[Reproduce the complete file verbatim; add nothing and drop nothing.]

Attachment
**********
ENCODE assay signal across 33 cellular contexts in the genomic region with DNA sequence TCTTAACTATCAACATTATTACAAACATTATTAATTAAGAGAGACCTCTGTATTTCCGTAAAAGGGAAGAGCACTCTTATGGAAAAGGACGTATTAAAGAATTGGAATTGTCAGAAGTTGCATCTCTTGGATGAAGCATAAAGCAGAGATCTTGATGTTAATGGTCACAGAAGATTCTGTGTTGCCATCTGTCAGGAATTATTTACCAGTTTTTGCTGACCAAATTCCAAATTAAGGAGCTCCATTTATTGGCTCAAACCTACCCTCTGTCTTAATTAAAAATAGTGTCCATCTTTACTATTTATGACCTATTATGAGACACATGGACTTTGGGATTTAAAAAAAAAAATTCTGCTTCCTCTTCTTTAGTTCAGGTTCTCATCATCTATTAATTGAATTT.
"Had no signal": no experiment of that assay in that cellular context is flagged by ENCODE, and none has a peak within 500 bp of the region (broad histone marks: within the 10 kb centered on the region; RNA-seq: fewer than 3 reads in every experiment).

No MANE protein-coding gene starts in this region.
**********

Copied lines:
ENCODE assay signal across 33 cellular contexts in the genomic region with DNA sequence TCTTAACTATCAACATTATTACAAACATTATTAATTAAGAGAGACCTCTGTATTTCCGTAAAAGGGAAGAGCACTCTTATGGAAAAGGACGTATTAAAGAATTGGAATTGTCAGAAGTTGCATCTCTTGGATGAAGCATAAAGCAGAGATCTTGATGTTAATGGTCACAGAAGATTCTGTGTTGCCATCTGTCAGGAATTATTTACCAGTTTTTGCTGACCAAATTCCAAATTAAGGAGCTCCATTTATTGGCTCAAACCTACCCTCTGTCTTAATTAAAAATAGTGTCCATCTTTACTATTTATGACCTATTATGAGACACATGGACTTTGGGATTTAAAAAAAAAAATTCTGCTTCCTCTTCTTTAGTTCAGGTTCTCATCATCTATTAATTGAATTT.
"Had no signal": no experiment of that assay in that cellular context is flagged by ENCODE, and none has a peak within 500 bp of the region (broad histone marks: within the 10 kb centered on the region; RNA-seq: fewer than 3 reads in every experiment).

No MANE protein-coding gene starts in this region.